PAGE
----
Background: Flo & Eddie of The Turtles sued SiriusXM for playing their sound recordings without paying royalties. In the United States, all sound recordings made after February 15, 1972 are protected by federal copyright law. Prior to that date, sound recordings only had protection under state laws. In 1995, sound recordings were granted a digital performance right to earn royalties when played on digital media like satellite radio or streamed online. This case raised the question as to whether all sound recordings were entitled to the performance right or only those recorded post-1972. Flo & Eddie have been successful in several states to champion the right to royalties for owners of older recordings, but a New York appeals court just ruled against themsaying that the pre-1972 recordings are only entitled to protection provided by state laws.
What you might expect: The outcome could go either way here, but its definitely one to watch. A settlement might also be possible for those involved in the lawsuit, however, a settlement would not dictate the future of royalties for other pre-1972 recordings not included in this class action suit.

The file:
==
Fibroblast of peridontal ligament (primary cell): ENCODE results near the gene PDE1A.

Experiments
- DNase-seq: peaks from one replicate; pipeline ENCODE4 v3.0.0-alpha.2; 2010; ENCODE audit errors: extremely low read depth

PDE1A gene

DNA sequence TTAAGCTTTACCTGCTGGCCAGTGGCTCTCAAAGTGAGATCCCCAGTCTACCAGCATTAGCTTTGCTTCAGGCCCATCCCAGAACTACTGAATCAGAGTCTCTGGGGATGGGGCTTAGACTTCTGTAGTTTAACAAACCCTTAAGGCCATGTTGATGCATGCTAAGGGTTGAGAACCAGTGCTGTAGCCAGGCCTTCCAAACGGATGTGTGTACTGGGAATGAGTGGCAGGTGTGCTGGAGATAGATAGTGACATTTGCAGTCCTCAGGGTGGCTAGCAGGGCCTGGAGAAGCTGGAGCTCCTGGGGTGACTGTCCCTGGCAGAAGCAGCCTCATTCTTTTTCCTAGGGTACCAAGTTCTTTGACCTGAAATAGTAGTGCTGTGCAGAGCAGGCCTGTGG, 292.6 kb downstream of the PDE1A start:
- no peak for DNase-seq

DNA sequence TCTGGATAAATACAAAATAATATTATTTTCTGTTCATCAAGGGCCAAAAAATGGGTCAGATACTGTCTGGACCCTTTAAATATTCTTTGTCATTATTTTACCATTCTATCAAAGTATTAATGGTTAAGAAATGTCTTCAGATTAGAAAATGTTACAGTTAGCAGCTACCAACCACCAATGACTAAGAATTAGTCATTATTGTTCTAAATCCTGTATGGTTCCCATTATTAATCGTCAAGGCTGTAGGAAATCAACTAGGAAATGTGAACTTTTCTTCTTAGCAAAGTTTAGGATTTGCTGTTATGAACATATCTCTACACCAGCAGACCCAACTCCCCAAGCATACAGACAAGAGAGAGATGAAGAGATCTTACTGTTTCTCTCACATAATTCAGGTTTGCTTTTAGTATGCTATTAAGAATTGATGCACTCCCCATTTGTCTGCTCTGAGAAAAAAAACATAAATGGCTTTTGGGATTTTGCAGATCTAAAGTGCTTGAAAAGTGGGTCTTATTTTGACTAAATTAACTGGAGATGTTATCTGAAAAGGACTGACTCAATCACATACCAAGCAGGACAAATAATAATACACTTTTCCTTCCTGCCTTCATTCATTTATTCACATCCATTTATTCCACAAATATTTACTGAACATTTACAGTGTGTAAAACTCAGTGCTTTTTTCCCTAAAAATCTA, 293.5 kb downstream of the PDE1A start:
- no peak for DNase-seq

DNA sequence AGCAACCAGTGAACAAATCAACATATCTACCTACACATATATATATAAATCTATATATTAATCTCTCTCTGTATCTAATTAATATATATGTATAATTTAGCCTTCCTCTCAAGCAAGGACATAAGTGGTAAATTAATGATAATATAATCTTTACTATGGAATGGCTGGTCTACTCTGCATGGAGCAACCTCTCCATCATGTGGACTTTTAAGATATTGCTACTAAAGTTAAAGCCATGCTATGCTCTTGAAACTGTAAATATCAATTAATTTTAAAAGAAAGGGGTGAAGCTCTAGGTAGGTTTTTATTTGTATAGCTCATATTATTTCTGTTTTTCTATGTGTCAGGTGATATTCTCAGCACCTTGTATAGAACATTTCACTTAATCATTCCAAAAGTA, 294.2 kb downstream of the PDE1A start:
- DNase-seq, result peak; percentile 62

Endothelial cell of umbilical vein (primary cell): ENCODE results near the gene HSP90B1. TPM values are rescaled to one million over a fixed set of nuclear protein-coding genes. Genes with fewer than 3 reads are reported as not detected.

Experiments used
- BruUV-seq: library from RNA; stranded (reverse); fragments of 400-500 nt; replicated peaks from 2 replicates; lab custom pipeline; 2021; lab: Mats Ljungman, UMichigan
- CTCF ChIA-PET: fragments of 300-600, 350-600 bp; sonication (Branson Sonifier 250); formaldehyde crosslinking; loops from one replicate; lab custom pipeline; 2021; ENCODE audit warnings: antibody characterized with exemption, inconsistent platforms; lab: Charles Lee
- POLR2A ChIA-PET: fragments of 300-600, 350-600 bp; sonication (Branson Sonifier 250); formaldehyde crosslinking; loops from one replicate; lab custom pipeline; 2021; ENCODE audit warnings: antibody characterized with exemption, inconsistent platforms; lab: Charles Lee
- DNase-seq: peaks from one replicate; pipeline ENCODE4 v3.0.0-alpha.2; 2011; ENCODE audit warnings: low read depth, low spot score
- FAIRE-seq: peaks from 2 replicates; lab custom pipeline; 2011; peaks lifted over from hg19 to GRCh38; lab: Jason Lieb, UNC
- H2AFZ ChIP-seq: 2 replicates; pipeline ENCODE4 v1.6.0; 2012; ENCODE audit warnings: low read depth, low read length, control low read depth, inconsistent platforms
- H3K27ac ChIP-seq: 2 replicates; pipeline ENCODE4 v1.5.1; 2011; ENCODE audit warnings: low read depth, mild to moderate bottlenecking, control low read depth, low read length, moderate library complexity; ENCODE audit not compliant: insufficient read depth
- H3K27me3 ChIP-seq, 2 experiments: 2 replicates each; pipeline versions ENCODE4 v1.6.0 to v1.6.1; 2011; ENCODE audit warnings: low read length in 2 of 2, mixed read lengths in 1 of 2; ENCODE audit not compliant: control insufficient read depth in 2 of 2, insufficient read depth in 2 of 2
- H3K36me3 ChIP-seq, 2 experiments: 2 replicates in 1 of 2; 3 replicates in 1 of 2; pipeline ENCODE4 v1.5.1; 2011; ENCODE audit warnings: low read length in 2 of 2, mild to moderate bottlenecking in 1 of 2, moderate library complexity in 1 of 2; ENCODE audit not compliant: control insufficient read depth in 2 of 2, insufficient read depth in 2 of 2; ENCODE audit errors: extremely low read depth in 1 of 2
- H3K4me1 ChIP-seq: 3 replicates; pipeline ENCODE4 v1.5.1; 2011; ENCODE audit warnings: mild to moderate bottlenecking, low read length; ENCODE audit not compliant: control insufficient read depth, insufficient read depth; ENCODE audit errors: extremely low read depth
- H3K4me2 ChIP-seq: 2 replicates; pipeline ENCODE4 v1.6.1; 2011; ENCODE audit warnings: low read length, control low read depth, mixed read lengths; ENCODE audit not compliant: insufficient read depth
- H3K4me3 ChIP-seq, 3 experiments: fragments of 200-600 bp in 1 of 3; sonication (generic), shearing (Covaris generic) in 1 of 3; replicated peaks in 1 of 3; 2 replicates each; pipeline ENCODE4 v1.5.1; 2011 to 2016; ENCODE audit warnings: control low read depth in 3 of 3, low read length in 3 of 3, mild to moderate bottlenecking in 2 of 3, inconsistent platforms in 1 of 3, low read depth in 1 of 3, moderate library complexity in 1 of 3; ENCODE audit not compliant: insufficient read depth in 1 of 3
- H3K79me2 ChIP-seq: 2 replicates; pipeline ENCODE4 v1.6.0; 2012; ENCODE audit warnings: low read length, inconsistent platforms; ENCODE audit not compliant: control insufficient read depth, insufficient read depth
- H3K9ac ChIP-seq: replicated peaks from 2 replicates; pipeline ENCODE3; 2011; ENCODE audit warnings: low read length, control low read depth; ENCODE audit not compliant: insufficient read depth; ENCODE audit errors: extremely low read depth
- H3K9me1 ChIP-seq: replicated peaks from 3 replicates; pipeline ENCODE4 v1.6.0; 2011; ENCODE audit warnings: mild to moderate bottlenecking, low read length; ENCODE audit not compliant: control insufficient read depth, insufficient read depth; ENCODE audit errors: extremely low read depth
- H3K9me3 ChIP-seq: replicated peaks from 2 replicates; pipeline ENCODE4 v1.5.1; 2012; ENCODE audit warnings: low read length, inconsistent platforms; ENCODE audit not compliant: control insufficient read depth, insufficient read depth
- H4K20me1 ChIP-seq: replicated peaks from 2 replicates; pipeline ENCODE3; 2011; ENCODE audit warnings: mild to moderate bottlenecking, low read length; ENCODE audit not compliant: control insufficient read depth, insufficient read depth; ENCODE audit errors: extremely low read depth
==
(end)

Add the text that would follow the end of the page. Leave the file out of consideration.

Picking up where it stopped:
How it could affect the industry: If it is found that pre-1972 sound recordings are entitled to a digital performance royalty, then owners of these recordings and the artists who recorded them would be entitled to an income stream much needed for older catalogues that do not currently make much money in terms of sales or other uses. Satellite radio and other Internet services would have to pay an appropriate amount of royalties, which seems doable for a company like SiriusXM worth billions of dollars, but potentially less so for smaller providers. If the appeal is upheld, then satellite radio and Internet services would continue to play these early recordings without paying royalties to the owners and artists of these recordings and would further the financial hardships for older artists without current hits.